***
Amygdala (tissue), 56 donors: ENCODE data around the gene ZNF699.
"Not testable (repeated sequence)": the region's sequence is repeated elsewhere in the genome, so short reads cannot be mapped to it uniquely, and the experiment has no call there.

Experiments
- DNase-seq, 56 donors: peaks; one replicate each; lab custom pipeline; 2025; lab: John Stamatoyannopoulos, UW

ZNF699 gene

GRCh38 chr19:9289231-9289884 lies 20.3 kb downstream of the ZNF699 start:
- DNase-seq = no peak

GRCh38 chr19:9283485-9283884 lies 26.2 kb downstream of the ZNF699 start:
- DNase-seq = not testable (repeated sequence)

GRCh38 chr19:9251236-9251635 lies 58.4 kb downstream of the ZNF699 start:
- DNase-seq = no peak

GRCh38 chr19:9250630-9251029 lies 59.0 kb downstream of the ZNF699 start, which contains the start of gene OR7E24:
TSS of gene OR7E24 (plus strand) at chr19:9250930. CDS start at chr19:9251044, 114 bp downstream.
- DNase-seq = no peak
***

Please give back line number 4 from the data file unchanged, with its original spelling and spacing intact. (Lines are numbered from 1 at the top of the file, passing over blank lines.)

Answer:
- DNase-seq, 56 donors: peaks; one replicate each; lab custom pipeline; 2025; lab: John Stamatoyannopoulos, UW